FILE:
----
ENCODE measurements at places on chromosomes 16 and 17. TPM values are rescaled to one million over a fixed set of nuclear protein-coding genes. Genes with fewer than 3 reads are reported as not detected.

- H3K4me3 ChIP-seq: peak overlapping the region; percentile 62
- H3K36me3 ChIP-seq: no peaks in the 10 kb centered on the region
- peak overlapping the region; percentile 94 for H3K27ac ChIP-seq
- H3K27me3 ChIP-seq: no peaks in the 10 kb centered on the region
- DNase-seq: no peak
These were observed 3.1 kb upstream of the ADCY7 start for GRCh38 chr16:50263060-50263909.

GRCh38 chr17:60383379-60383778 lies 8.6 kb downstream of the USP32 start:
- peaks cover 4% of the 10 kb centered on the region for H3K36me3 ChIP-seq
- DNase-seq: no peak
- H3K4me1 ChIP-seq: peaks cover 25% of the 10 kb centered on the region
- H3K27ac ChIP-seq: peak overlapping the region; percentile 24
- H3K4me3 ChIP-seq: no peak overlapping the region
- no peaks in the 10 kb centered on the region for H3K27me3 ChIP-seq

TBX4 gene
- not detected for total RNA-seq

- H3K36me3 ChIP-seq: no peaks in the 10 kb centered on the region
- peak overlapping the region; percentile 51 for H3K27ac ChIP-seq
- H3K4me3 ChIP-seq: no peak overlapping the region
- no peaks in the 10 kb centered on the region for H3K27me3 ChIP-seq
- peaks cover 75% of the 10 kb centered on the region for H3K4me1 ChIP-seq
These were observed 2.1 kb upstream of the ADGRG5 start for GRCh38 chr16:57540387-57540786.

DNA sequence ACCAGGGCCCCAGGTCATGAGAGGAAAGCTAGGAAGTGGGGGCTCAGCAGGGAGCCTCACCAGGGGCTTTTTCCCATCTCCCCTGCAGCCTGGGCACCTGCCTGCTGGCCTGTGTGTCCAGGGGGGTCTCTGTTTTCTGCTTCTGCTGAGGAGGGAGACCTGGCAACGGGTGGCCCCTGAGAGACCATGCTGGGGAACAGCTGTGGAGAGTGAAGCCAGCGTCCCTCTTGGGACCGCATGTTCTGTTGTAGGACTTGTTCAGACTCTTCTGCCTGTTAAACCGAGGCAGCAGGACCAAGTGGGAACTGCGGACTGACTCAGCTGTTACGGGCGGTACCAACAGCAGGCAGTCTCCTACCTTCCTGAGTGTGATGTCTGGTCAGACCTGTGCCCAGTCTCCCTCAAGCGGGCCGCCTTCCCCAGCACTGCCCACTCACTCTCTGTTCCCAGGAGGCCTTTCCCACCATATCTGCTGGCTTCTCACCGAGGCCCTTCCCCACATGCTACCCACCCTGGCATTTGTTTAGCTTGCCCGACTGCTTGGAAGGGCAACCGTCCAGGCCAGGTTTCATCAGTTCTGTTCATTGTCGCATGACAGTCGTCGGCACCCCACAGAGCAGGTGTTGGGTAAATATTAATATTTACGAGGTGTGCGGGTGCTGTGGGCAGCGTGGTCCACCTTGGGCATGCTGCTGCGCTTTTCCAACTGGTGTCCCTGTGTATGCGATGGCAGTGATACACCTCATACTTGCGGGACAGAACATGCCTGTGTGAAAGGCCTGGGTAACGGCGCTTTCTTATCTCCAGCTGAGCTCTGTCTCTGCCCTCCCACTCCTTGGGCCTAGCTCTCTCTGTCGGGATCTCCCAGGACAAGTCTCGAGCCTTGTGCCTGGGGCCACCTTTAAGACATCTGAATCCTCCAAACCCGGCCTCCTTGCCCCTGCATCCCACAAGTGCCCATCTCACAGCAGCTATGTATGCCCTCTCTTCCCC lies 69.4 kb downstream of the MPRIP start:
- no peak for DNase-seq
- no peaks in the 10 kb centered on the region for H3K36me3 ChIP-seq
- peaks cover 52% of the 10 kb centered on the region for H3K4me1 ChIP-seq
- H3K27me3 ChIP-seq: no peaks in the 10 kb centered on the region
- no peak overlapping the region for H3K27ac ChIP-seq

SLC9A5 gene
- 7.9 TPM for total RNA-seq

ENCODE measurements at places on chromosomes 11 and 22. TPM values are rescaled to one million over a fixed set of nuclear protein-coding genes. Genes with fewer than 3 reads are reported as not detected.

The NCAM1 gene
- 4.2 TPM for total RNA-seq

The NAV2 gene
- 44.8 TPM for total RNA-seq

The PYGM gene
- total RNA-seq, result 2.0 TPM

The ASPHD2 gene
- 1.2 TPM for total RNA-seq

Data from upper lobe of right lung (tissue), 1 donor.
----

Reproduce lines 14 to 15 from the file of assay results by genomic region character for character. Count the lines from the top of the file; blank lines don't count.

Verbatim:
- no peaks in the 10 kb centered on the region for H3K27me3 ChIP-seq

TBX4 gene